Pope Francis offered intimate insights into the moments after his papal election, telling an audience with the Press on Saturday that he was immediately inspired to take the name of St. Francis of Assisi because of his work for peace and the poor and was embraced by another cardinal amid applause inside the conclave.
“Let me tell you a story,” Pope Francis said in a break from his prepared text during a special gathering for thousands of journalists, media workers and guests.
The new Pope then described how he was comforted by his friend, Brazilian Cardinal Claudio Hummes, as it appeared that the voting was going his way and it seemed “a bit dangerous” that he would reach the two-thirds necessary to be elected.
“He hugged me. He kissed me. He said don’t forget about the poor,” Pope Francis recalled. “And that’s how in my heart came the name Francis of Assisi,” who devoted his life to the poor, missionary outreach and caring for God’s creation
The gathering in the Vatican begins a busy week for the Pontiff that includes a planned March 23 visit with his predecessor at the Papal retreat at Castel Gandolfo, a historic encounter that brings together the new Pope and the first Pope to resign in six centuries.
Among the talks, the Vatican said, will be a session with the President of his homeland Argentina on Monday, the eve of his formal installation as Pontiff. The Pope has sharply criticized President Christina Fernandez over her support for liberal measures such as gay marriage and free contraceptives.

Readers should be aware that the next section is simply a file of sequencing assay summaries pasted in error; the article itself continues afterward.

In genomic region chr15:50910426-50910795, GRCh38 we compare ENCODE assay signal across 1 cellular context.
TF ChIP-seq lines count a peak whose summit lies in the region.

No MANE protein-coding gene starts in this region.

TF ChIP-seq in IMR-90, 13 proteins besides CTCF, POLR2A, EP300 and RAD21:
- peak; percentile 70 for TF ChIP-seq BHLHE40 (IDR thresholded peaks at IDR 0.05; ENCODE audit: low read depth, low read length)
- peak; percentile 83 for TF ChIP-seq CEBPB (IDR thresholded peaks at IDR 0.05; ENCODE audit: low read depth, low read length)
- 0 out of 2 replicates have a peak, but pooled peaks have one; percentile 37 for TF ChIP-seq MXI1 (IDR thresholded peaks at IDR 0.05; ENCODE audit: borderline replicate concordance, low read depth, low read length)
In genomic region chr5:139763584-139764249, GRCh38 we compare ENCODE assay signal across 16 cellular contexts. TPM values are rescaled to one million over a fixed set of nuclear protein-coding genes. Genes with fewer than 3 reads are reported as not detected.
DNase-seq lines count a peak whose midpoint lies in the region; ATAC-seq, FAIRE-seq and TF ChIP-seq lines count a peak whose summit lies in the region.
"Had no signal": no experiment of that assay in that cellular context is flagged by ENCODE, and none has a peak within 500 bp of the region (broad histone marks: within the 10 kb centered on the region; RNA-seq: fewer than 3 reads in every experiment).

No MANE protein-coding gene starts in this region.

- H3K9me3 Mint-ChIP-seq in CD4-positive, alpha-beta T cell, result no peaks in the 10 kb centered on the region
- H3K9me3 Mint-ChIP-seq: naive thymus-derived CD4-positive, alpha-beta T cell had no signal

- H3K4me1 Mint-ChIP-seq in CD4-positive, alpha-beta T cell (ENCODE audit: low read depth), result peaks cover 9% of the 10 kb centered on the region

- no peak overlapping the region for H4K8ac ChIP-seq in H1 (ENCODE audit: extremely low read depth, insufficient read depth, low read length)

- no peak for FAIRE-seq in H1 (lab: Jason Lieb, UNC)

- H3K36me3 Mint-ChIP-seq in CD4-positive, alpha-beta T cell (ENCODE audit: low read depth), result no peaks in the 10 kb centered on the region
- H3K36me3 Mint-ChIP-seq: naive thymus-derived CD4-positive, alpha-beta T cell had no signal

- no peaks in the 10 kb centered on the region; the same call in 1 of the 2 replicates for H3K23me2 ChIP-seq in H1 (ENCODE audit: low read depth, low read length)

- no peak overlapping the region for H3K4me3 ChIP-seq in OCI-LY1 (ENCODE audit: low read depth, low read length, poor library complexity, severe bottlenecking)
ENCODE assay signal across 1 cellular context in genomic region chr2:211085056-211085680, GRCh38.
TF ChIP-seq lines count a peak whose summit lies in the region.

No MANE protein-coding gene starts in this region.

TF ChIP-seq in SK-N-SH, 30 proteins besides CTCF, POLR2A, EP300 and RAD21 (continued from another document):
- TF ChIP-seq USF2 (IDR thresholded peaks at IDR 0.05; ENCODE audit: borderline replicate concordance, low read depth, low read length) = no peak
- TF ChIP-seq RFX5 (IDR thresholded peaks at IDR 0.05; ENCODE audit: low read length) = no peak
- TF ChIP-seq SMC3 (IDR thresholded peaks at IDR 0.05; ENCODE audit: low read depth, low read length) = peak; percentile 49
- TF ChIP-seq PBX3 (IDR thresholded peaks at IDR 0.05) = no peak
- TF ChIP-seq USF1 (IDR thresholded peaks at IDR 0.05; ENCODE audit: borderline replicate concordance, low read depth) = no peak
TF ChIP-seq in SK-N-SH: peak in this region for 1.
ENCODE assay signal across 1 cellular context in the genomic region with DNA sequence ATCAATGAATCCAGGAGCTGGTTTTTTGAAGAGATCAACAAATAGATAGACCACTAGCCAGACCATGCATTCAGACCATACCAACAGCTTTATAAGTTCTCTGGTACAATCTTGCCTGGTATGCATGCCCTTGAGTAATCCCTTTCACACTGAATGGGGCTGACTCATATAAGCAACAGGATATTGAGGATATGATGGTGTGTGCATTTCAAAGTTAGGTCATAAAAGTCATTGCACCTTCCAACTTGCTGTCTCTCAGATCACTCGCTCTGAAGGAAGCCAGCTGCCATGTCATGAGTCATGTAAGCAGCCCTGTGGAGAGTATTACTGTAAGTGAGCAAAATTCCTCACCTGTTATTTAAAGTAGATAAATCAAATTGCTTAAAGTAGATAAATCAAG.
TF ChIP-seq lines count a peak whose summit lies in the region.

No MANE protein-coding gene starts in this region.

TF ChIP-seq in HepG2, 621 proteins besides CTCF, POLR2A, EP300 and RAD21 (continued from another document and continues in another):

But the most closely watched appointment will be the Pope’s journey next Saturday to the hills south of Rome for lunch with Benedict XVI, who set in motion the stunning Papal transition with his decision to become the first Pope in 600 years to step down. The meeting will be private, but every comment and gesture on the sidelines will be scrutinized for hints of how the unprecedented relationship will take shape between the Emeritus Pontiff and his successor.
Benedict has been out of the public eye since officially leaving the Papacy on February 28 and the Vatican dismissed any suggestion that the former Pope helped shape the discussions inside the secret gathering of cardinals that selected Buenos Aires Archbishop Jorge Bergoglio on Wednesday as the first Pontiff from Latin America. Vatican officials said there was no contact between the papal electors and Benedict before the conclave.
Benedict has promised to remain outside Church affairs and dedicate himself to prayer and meditation. Pope Francis, however, has shown no reluctance to invoke Benedict’s legacy and memory, in both an acknowledgment of the unusual dimensions of his Papacy and also a message that he is comfortable with the situation and is now fully in charge.
World leaders and senior international envoys, including U.S. Vice-President Joe Biden, are expected on Tuesday for the formal installation of Pope Francis. It offers the new Pope his first opportunities to flex his diplomatic skills as head of Vatican City-State.
But the most potentially sensitive talks could come with the Argentine President after years of open tensions over the then Archbishop’s strong opposition to initiatives that led Argentina to become the first Latin American country to legalize gay marriage. He also opposed, but failed to stop Ms. Fernandez from promoting free contraception and artificial insemination.